Some 39 states have infection rates that have reached “substantial” or “high” levels of transmission, according to a data tracker on the CDC website. The CDC rates Virginia, with 56.4 cases per 100,000 people over the past seven days and a 5 to 8 percent positivity rate, as having a “substantial” level of community transmission. However, that varies widely by locality.

“As always, we will thoroughly review these recommendations,” said Alena Yarmosky, a spokeswoman for Gov. Ralph Northam.  “The governor has taken a nuanced and data-driven approach throughout this pandemic—which is why Virginia has among the nation’s lowest total COVID-19 cases and death rates.

“As he has said repeatedly, the only way to end this pandemic is for everyone to get vaccinated. The facts show vaccines are highly effective at protecting Virginians from this serious virus — over 98 percent of hospitalizations and over 99 percent of deaths have been among unvaccinated Virginians.”

The agency also tracks infection rates on the county level, and 63 percent of U.S. counties are in those two categories of concern.

“This was not a decision that was taken lightly,” Walensky said. She added that other public health and medical experts agreed with the CDC that the new information on the potential for vaccinated people to have contagious infections required the agency to take action.

President Joe Biden described the agency’s revision on recommended mask use as “another step on our journey to defeating this virus.”

“I hope all Americans who live in the areas covered by the CDC guidance will follow it,” Biden said. “I certainly will when I travel to these areas.”

The mask-use changes may not be the only changes coming as the White House attempts to respond to the spiking infections. Biden also said Tuesday that a vaccination requirement for all federal employees is under consideration.

The U.S. Department of Veterans Affairs already has required its frontline health care workers to be vaccinated against COVID-19.

But the new recommendations on masks are expected to be met with resistance.

Areas of the country with the highest spikes in COVID-19 infections tend to be those with the lowest vaccination rates and places that were the fastest to end mask mandates for public settings.

Some have taken legal steps to prevent future mask mandates. At least nine states — Arkansas, Arizona, Georgia, Iowa, Oklahoma, South Carolina, Texas, Utah and Vermont — have enacted legislation that prohibits districts from requiring masks in schools, according to a CNN analysis.

Iowa Gov. Kim Reynolds, a Republican, blasted the updated guidance in a statement Tuesday, describing it as “not grounded in reality or common sense.” Iowa’s level of community transmission is rated as “substantial” in the latest CDC map.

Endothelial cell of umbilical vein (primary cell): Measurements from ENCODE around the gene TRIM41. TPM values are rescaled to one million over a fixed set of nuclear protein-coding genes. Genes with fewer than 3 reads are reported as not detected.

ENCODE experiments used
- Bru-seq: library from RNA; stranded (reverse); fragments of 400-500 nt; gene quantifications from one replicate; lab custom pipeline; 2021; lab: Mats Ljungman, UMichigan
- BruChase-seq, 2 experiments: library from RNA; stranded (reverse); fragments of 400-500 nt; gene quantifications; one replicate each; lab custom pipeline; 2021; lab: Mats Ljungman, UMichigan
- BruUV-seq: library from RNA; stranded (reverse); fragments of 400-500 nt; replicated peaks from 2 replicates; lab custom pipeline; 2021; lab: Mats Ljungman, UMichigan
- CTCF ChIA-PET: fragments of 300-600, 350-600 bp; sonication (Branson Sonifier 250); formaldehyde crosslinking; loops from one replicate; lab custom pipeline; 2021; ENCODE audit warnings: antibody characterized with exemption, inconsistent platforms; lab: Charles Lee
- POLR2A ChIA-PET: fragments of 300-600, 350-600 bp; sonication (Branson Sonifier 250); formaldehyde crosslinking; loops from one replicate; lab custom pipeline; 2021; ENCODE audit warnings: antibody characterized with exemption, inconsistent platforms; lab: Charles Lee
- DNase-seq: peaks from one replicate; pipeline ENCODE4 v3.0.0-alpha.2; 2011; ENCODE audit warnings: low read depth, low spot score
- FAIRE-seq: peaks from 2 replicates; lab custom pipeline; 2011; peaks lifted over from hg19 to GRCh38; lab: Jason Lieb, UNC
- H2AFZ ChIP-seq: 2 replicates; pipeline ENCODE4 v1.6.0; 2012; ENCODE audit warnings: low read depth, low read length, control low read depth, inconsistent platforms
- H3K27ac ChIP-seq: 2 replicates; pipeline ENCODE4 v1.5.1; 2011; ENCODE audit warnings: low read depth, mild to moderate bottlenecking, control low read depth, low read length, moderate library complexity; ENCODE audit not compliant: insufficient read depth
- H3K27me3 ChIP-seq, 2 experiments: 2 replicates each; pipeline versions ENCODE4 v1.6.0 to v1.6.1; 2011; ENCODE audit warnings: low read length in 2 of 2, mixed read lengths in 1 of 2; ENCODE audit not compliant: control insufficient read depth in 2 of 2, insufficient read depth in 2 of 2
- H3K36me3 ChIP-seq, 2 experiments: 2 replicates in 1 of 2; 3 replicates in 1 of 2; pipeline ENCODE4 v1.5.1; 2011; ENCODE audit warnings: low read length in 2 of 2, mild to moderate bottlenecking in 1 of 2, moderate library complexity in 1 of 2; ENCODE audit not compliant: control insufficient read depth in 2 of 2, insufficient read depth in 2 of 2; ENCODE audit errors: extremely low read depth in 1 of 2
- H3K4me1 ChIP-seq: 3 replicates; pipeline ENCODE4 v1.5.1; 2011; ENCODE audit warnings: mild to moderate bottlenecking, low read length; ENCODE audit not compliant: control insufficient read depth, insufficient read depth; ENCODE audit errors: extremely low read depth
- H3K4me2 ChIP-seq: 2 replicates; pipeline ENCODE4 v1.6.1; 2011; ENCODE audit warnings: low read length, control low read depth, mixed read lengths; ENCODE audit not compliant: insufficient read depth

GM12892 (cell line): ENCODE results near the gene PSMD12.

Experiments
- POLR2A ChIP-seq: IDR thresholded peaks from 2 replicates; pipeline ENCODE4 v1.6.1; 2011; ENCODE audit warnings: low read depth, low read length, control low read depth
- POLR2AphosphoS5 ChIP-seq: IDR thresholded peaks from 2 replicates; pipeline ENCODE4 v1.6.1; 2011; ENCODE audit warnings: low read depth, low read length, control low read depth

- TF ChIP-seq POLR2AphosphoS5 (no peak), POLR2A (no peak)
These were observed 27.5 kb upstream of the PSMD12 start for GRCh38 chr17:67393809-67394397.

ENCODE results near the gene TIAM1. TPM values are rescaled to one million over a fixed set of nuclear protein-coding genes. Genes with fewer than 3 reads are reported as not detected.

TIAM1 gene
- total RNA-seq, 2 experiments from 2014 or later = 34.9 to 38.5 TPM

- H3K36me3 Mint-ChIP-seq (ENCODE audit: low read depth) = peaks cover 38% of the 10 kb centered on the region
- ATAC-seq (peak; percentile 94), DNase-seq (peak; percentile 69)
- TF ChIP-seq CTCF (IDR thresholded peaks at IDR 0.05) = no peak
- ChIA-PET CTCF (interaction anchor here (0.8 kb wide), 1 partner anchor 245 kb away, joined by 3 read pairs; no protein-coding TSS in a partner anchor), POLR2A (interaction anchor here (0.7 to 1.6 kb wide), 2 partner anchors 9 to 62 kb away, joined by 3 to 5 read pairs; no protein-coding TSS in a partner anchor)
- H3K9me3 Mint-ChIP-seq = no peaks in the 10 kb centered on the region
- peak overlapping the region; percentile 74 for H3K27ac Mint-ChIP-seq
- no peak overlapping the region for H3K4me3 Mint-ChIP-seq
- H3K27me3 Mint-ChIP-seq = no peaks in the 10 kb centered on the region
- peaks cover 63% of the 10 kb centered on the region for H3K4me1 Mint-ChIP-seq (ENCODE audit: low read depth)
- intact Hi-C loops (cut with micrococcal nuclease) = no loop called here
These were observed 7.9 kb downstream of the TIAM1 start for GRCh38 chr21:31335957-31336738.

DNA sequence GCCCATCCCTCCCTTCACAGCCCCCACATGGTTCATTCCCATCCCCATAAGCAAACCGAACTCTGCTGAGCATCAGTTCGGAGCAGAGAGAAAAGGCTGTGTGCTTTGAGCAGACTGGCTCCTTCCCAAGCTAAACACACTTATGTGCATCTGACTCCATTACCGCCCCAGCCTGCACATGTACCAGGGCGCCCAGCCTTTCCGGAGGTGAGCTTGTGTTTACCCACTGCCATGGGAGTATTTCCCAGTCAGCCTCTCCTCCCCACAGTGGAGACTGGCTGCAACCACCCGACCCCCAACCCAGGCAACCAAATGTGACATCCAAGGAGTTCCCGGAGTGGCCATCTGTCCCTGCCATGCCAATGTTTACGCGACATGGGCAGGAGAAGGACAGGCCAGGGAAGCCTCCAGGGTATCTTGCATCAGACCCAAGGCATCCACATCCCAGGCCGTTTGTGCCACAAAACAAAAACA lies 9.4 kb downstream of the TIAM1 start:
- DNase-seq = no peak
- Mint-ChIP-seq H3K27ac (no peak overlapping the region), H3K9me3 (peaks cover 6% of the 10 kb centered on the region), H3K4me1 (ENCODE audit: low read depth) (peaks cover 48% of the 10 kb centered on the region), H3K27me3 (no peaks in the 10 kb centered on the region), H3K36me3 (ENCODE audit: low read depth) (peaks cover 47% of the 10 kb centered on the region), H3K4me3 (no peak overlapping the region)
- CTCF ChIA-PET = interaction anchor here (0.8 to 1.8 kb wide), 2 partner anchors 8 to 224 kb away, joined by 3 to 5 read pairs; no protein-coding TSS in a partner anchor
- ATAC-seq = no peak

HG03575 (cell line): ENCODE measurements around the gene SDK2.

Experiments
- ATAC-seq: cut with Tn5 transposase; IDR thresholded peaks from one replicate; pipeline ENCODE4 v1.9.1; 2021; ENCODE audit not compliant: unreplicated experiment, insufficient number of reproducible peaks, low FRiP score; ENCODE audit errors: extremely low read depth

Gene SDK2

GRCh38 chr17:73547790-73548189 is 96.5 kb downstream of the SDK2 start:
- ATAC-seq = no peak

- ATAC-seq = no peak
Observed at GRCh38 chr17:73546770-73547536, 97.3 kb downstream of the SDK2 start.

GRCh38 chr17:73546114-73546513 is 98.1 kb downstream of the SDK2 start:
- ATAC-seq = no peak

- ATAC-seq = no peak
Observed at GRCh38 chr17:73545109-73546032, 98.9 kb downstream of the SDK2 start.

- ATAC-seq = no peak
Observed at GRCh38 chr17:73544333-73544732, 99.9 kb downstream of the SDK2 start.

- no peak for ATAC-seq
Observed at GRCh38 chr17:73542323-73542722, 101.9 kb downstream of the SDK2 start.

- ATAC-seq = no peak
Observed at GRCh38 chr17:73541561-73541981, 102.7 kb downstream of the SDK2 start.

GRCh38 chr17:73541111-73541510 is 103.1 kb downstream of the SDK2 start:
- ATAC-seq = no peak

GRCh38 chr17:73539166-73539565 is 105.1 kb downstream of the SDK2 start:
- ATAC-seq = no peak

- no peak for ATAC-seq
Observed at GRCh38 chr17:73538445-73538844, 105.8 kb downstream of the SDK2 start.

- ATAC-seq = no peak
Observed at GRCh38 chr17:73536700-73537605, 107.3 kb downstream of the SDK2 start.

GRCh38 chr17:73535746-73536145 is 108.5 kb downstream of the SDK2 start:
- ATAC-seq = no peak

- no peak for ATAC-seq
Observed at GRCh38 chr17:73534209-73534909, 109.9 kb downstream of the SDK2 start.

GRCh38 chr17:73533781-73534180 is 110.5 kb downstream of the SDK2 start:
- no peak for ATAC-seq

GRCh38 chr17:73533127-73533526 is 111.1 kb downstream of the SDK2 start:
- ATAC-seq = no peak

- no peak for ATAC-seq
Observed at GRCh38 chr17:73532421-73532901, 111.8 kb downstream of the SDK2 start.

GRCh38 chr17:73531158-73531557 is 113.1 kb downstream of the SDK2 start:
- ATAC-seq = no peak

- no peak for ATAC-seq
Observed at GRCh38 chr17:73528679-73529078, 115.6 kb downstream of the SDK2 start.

“I’m concerned that this guidance will be used as a vehicle to mandate masks in states and schools across the country, something I do not support,” Reynolds said, adding that the vaccine “remains our strongest tool to combat COVID-19” and that she will continue to urge vaccinations.

Walensky sidestepped a question during Tuesday’s news briefing about the level of compliance that the CDC expects with the new recommendations, saying only that the way to drive down rising community transmission rates is to wear masks and to increase vaccination rates.

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Community

Train Derailment Near Hollywood Cemetery Again

This derailment occurred Friday afternoon. A train also derailed in the same vicinity on June 9th.

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All photos courtesy of RFD Twitter.

Posted by RFD Twitter on July 23rd

At approximately 1:26 p.m., crews responded to an area down the North Bank Trail near Hollywood Cemetery for the report of a train derailment. Once on scene, they found multiple freight cars that had been tipped over. The cars were carrying coal.
Some of the load spilled onto the track and ground in the area, but there was no coal in the water. No injuries reported. The incident was marked under control at 1:59 p.m. and turned over to CSX.

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Suspect Sought in West Clay Street Burglary

At approximately 4:57 p.m. on Thursday, June 24, the man in the photos climbed a wall in the rear of a house, located in the 00 block of West Clay Street, broke into the residence and stole a computer and credit cards.

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Richmond Police detectives are asking for the public’s help to identify the individual in the attached photos who is a suspect in a residential burglary that occurred in the Jackson Ward neighborhood last month.

At approximately 4:57 p.m. on Thursday, June 24, the man in the photos climbed a wall in the rear of a house, located in the 00 block of West Clay Street, broke into the residence and stole a computer and credit cards. A photo of his distinctive pink and black sneakers is also attached.

 

Anyone with information about the identity of this person is asked to call Fourth Precinct Detective J. Land at (804) 646-3103 or contact Crime Stoppers at (804) 780-1000. The P3 Tips Crime Stoppers app for smartphones may also be used. All Crime Stoppers methods are anonymous.